Mike Napoli Mike Napoli

Is Mike Napoli a Good Fit?


There was a report yesterday that the Mariners are in on Mike Napoli, and are going to meet with him to discuss a deal.


"The Red Sox and Mariners continue pursuing free agent catcher Mike Napoli, Jim Bowden of ESPN.com and MLB Network Radio reports (on Twitter). Napoli is holding out for a fourth guaranteed year from Boston, and he’s meeting with the Mariners, who might be willing to commit for the extra year. August 1, 2012; Arlington, TX, USA; Texas Rangers catcher Mike Napoli (25) during the game against the Los Angeles Angels at Rangers Ballpark in Arlington. The Rangers won 11-10 beating the Angels. Mandatory Credit: Jim Cowsert-US PRESSWIRE"

Keep in mind this report is coming from Jim Bowden, who isn’t always the most trustworthy guy when it comes to rumors. However, there was some confirmation from others like John Heyman, who also say we are interested in the 31 year old catcher slash DH slash 1st baseman.

Before I get into my thoughts on the situation, here is some background on Napoli. Coming off a career year in 2011 where he put up a massive .320/.440/.631 — .445 wOBA — 177 wRC+ — 30 HR line in 113 games,  he came back down to earth in 2012. He still had a solid year,  posting a  .227/.343/.469 — .349 wOBA, 114 wRC+ and 24 HR stat line in 108 games, but it was no where close to his 2011. Those stats were pretty similar to the rest of his seasons. If you take out 2011, his wOBA/wRC+ is .357/120, which is very good production from a catcher/DH/1B combo.

Napoli is also great at taking a walk, which is especially helpful when you see that his career K% is 25.4%, which is considered “poor” by Fangraphs. He has walked at a 12% clip for his career, and 13.4% in each of his last two seasons. Fangraphs considers that in the “great” to “excellent” range. His ability to take a walk is a big reason why he has a .343 OBP despite only hitting .227.

Something else Napoli definitely doesn’t lack is power. He averages about 21 bombs in 104 games a season. If you extrapolate that out to 150 games, that’s 30 home runs a year. That kind of power would definitely be welcome in Seattle. On base ability and power make for a very valuable player.

However, the numbers above also show you something a little less exciting: he averages 104 games a season. While some of that is because he catches and gets those days off, he also has a problem staying healthy. Catchers, especially ones who have the luxury of moving to 1st or DH, tend to be able to play 140 games a year. Very similar to Josh Hamilton, the fact that you may only get 110 games out of him needs to be factored into his value.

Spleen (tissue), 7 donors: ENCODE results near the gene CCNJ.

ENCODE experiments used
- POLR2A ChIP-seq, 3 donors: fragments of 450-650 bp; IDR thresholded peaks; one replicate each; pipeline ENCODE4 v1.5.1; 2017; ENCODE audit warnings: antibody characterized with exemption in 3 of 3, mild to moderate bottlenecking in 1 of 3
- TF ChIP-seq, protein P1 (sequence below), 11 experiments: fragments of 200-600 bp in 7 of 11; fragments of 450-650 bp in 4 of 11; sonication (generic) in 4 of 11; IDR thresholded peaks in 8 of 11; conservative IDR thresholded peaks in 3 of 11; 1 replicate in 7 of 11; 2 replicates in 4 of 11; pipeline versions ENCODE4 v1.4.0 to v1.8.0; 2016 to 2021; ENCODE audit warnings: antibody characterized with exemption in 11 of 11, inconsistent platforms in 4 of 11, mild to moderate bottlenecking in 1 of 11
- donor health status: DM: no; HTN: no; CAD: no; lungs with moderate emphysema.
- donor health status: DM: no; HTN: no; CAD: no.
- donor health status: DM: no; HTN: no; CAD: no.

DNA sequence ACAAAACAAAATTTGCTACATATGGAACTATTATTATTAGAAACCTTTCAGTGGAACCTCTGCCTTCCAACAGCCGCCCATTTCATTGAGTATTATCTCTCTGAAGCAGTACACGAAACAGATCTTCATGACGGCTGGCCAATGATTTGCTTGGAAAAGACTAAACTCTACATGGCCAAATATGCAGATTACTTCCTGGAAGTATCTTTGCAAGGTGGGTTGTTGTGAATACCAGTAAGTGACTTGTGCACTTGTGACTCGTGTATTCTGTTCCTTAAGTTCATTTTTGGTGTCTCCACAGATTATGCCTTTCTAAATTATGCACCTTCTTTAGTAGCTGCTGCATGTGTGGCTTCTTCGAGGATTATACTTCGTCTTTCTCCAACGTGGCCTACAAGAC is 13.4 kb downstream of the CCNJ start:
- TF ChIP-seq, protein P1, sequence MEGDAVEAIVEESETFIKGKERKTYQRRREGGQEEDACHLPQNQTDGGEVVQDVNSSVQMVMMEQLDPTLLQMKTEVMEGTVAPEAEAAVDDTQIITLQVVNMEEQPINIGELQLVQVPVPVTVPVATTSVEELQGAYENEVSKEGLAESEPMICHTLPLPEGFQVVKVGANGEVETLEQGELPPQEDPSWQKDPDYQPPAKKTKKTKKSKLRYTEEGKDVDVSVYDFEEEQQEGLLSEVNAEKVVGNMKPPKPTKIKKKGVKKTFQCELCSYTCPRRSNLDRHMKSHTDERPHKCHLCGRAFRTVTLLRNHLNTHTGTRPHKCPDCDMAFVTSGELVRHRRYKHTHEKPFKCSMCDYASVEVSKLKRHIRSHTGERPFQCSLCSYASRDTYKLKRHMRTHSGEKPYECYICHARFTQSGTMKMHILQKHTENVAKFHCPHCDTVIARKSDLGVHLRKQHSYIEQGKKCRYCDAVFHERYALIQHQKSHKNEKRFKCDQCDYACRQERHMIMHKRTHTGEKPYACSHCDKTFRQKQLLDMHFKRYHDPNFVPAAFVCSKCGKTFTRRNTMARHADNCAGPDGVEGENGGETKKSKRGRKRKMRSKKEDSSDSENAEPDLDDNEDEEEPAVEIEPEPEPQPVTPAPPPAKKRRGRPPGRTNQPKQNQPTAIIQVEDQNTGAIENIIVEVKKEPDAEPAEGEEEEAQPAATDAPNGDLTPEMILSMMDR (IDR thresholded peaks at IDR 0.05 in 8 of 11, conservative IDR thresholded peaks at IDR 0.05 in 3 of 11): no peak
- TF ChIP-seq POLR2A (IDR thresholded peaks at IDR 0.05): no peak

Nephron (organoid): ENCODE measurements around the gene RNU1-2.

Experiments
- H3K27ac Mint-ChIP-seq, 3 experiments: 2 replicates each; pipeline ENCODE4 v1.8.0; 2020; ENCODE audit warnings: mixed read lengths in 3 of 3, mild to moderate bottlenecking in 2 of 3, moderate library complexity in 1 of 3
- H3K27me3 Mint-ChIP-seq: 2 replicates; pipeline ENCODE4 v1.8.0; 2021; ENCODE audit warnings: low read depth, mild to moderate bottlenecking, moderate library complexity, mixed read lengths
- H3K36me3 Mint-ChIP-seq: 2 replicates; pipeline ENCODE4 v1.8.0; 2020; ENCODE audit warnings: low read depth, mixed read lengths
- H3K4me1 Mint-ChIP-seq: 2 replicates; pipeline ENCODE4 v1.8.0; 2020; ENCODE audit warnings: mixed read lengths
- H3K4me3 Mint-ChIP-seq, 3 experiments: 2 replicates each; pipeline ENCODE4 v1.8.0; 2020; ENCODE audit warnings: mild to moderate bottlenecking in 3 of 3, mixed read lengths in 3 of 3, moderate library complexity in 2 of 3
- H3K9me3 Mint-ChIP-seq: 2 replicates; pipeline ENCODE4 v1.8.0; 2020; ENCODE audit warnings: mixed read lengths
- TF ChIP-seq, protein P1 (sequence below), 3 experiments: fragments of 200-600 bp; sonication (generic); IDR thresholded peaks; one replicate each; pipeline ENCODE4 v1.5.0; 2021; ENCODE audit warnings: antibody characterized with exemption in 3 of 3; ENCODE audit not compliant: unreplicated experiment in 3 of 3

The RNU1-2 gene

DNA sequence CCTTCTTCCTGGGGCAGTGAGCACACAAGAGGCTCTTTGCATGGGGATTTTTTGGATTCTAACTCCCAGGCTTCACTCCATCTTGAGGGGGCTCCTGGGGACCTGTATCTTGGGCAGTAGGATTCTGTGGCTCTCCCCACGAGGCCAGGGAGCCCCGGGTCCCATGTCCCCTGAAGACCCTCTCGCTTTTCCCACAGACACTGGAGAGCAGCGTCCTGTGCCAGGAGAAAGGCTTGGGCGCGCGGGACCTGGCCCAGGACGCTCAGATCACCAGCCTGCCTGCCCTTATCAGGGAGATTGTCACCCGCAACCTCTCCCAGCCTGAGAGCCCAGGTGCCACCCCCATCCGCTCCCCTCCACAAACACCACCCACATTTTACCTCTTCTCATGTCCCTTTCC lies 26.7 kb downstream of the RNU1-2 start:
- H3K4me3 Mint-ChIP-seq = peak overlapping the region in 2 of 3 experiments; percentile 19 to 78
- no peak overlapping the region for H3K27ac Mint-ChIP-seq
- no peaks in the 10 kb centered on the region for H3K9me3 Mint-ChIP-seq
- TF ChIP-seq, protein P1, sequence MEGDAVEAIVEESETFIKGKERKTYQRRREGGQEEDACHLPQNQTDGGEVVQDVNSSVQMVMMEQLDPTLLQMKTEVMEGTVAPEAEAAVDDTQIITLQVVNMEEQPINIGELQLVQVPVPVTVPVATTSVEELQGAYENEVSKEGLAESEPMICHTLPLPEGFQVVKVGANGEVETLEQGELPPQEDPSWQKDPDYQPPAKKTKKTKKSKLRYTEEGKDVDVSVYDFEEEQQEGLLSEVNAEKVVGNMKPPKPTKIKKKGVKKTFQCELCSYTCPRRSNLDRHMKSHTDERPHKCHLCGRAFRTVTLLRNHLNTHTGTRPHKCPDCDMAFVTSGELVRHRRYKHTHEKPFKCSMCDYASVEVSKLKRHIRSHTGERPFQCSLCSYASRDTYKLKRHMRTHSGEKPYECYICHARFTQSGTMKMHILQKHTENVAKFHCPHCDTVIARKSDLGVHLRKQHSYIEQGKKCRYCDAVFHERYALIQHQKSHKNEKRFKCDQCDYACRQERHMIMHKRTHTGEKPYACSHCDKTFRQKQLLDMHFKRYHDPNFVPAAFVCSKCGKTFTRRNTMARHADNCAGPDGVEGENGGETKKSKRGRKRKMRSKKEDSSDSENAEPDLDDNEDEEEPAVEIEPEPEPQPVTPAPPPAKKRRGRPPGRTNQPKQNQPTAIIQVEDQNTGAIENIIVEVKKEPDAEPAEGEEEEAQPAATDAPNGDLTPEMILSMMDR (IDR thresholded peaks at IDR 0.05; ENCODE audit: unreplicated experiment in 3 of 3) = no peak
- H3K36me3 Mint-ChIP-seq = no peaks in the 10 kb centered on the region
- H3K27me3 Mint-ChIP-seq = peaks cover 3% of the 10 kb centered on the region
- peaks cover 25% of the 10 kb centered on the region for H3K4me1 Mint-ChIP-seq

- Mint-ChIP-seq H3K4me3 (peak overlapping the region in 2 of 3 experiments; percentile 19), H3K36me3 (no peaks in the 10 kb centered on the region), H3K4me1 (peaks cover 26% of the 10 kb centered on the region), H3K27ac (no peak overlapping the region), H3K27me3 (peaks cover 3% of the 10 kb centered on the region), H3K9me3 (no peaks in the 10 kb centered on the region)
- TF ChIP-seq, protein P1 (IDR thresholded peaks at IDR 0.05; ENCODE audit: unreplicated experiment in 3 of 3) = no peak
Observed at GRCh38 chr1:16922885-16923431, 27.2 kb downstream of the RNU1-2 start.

In my opinion, Napoli is a decent option, but is far from my favorite. I love his bat, but I am not sure I want to give up on Smoak, and eventually Jaso once Mike Zunino is ready, in favor of him. If the Ms are willing to spend on a 4 year deal, I would much rather they give up a little extra to get Swisher. His bat isn’t quite as strong, but he fills a much bigger hole in the outfield.

If its either Napoli or an outfielder, I choose the outfielder. I would much rather role with Smoak for another year and upgrade over the Wells/Thames platoon than toss Smoak aside and leave a fairly average platoon in right field (at least Thames’ half needs to be upgraded). On the other hand, if they were to get Napoli and sign or trade for another bat in the outfield, I would be all for it. I am fine with dumping Smoak in the right situation.

If Napoli is it though, then we end up with a Napoli/Montero/Zunino rotation at 1B/catcher/DH, Jaso loses his job and we have a hole left in the outfield. This may be what happens. It depends on how the front office wants to spend. I just think that people confuse what the team CAN pay and what they will pay. The Mariners could be a high payroll team, they just choose not to be. That’s why I doubt the team brings in Napoli and Swisher or another bat. And even if they do, that would probably max us out could leave us strapped for cash.

That being said, I could see a move for a left handed platoon bat in right field in addition to Napoli. Someone like Seth Smith, Garrett Jones or Shin Soo Choo who all crush right handed pitching. Casper Wells is a great hitter against lefties, as seen in his .382 wOBA and 150 wRC+ against them last season. That right field platoon would look a lot better with one of those three than it does with Eric Thames. For example, a Jones/Wells platoon last year would have combined for a .278/.348/.541/.889 line. A Smith/Wells platoon would have made for a .263/.358/.490/.848 line, and Choo/Wells would have been .297/.383/525/.908.

Okay, I’ve rambled on enough. In conclusion, a Napoli signing in addition to bringing in an outfielder is a very good move. Napoli by himself, not so much. It all depends on what the team decides to do and how much they are willing to spend. If they can get Napoli for 3/34, or 4/44 and bring in an outfielder, I am all for it.

What would you guys think of Napoli coming to Seattle?